Tennis great Billie Jean King is teaching young New York women how to play the sport where she began, on public tennis courts.
The trailblazing tennis champion was in New York's Central Park giving tips to 150 teenage girls who were trying out for a corporate-sponsored tennis camp. "You always want the ball to be out in front, out in front of the body," she reminded the young players.
Ms. King also offered advice to be used in the game and in life. "Character is the most important thing to have, not just what other people think about you," she said.
In the 1960s and 1970s, Ms. King was one of the most acclaimed athletes in the world, winning six Wimbledon and four U.S. Open singles titles. In 1972, she became the first woman athlete ever to win $100,000 in a single season. That sort of record can be a little intimidating to young women like Jamie Dominguez, who said "I need to practice my serving."
The young women are participating in a program run by the New York City parks department that offers free tennis clinics for New York youngsters.
When Ms. King was growing up in California, tennis was considered a sport for the wealthy. She learned the game on public tennis courts in California's parks and now she wants to underscore the message that tennis is for everyone.
"People still think it is hoity toity," she said. "When I tell them that 70 percent of tennis is played in public parks, they go say 'Really?'"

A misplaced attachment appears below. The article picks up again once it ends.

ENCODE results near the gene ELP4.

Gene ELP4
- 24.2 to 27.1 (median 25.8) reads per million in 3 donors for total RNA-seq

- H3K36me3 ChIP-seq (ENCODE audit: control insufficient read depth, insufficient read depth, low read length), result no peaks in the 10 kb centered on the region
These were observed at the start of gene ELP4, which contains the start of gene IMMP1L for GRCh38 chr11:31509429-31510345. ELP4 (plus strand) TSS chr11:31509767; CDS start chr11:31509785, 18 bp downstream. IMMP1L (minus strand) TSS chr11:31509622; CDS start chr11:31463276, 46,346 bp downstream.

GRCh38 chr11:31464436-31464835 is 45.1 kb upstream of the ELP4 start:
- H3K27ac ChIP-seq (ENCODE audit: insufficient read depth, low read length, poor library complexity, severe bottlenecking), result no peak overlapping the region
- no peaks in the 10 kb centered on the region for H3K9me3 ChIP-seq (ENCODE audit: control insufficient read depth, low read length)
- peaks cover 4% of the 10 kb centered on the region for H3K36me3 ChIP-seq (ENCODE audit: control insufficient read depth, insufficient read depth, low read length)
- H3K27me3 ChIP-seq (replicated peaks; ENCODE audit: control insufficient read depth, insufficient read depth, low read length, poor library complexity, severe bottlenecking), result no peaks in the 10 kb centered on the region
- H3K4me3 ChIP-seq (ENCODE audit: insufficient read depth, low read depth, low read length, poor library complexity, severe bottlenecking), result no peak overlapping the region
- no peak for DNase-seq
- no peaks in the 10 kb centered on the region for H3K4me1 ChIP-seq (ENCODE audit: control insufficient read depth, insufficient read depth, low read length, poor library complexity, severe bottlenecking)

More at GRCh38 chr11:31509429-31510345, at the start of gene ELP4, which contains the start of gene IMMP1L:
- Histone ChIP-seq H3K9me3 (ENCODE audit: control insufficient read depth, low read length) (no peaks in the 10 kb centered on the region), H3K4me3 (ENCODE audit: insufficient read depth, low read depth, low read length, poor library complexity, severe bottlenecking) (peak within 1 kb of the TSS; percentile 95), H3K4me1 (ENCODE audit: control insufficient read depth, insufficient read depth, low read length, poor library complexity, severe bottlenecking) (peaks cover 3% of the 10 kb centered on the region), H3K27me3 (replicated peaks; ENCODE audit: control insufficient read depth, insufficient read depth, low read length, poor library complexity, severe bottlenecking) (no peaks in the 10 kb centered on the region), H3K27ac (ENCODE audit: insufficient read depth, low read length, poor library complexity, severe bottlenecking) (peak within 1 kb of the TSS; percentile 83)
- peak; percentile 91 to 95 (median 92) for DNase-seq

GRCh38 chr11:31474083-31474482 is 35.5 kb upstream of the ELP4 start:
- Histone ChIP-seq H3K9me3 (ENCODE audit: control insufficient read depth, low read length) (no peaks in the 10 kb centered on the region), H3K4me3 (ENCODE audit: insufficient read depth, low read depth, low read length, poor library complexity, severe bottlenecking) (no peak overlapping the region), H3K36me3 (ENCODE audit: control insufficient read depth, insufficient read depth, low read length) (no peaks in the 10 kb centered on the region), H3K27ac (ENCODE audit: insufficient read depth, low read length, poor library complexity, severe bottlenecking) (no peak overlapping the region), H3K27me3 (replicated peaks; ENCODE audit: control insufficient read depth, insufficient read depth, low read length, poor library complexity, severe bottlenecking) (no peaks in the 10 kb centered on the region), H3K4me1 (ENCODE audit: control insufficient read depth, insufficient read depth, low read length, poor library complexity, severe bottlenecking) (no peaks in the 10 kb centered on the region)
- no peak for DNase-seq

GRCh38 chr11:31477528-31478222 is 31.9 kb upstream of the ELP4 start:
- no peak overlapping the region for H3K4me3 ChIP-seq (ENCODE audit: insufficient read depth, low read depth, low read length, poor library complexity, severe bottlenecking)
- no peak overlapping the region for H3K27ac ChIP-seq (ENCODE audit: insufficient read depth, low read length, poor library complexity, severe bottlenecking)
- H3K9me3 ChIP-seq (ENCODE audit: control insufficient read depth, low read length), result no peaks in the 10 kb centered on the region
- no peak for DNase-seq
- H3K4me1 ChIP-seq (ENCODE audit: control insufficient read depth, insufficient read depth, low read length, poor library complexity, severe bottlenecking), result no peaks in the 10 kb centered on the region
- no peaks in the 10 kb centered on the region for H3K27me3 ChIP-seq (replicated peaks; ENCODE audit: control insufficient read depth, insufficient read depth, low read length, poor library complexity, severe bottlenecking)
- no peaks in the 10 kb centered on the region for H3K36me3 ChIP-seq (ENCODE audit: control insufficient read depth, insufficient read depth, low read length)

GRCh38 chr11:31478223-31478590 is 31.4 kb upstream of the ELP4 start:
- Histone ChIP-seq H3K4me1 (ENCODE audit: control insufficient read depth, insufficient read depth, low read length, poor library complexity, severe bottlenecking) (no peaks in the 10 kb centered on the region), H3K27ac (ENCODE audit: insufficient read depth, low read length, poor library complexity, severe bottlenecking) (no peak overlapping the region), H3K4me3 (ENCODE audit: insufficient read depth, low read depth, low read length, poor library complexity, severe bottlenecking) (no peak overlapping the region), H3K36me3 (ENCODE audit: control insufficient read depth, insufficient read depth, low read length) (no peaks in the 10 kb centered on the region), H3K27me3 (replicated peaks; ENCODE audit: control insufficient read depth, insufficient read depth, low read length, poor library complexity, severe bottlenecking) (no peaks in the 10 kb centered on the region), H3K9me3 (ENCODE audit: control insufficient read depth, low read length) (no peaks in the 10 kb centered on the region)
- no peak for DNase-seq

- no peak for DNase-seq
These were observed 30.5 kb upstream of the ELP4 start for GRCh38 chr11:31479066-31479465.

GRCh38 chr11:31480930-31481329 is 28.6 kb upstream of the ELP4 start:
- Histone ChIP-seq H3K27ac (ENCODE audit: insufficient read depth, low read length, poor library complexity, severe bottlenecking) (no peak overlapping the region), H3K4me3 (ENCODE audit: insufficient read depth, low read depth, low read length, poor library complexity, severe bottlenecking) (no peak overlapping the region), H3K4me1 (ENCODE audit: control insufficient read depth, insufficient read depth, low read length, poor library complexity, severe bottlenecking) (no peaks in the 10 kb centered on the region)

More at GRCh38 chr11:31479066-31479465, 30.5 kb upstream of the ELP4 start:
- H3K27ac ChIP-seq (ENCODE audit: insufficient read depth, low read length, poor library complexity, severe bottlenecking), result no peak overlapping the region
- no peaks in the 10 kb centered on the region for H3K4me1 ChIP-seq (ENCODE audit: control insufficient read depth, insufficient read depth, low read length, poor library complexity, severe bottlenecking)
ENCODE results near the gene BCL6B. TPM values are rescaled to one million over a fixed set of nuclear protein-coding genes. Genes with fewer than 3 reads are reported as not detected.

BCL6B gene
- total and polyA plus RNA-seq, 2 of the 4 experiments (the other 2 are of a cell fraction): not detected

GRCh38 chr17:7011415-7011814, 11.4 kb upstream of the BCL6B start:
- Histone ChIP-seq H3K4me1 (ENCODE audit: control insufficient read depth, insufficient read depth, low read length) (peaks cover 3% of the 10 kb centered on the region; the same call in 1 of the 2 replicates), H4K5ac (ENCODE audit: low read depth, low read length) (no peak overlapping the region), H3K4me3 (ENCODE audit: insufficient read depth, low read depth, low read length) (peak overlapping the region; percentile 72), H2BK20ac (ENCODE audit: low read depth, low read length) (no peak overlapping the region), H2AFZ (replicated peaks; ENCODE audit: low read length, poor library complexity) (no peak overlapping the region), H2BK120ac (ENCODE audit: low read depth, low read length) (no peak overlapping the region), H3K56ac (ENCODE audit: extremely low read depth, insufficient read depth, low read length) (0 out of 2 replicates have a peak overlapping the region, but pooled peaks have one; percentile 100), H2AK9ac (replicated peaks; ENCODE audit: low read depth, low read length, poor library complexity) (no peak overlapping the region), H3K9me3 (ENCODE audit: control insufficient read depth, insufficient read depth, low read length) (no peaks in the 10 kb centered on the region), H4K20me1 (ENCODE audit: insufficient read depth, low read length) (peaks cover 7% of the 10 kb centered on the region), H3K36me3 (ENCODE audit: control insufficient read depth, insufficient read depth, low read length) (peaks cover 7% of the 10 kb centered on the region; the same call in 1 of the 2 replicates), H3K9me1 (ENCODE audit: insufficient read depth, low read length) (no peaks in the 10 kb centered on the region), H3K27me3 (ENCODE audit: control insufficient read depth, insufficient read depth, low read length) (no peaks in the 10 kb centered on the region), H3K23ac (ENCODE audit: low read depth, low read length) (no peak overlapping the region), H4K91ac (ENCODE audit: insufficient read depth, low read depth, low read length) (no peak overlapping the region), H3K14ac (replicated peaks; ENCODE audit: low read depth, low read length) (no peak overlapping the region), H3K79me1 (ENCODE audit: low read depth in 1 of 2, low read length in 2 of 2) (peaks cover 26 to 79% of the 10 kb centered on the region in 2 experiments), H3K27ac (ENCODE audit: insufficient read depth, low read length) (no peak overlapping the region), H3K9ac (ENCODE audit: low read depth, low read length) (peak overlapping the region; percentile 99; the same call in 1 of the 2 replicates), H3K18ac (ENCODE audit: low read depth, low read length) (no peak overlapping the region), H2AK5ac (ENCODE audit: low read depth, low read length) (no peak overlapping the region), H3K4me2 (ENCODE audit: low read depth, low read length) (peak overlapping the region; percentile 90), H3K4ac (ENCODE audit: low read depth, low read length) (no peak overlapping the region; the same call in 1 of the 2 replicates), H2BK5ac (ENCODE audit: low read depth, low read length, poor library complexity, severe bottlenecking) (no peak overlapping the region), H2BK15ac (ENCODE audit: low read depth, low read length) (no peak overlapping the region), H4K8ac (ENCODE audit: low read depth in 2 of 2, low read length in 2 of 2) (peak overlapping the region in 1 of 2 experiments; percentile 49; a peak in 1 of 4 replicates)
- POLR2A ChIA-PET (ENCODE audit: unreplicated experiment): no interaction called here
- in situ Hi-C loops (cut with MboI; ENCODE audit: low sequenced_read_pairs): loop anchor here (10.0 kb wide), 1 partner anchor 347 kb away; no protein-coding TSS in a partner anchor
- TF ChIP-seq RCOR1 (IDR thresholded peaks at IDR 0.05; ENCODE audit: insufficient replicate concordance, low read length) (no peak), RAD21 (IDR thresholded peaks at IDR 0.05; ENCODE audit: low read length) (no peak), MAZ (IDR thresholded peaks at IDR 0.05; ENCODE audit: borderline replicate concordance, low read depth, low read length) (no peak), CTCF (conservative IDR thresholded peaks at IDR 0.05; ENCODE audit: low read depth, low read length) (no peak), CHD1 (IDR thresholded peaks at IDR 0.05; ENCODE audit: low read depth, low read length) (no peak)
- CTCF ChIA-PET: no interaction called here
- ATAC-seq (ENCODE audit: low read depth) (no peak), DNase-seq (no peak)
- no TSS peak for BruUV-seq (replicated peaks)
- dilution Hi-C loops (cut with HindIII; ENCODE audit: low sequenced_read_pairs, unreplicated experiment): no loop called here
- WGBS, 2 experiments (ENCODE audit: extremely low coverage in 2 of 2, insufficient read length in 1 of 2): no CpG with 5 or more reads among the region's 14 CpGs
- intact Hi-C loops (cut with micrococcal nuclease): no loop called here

Ms. King became a household name in 1973 when she won the so-called "Battle of the Sexes," beating Bobby Riggs and proving women athletes could hold their own against their male counterparts.
"The boys who watched the Bobby Riggs and Billie Jean King match back in 1973 - I call them the first generation of men of the women's movement," she said. "They really are because they are in their late 30s and 40s and early 50s. These men absolutely insisted their daughters have equal opportunities."
But some of the daughters in Central Park, were a little vague about exactly how important Billie Jean King was to the world of sports.
"She is a really good tennis player," said Michelle Fleming.
Billie Jean King's first love was softball. But her parents recognized there was little future for a woman athlete on the softball field and switched her to tennis. She has spent much of her adult life fighting for equality for women in tennis and all sports. She was a leader in the fight for Title IX, the 1972 federal law requiring equality for boys and girls in school sports.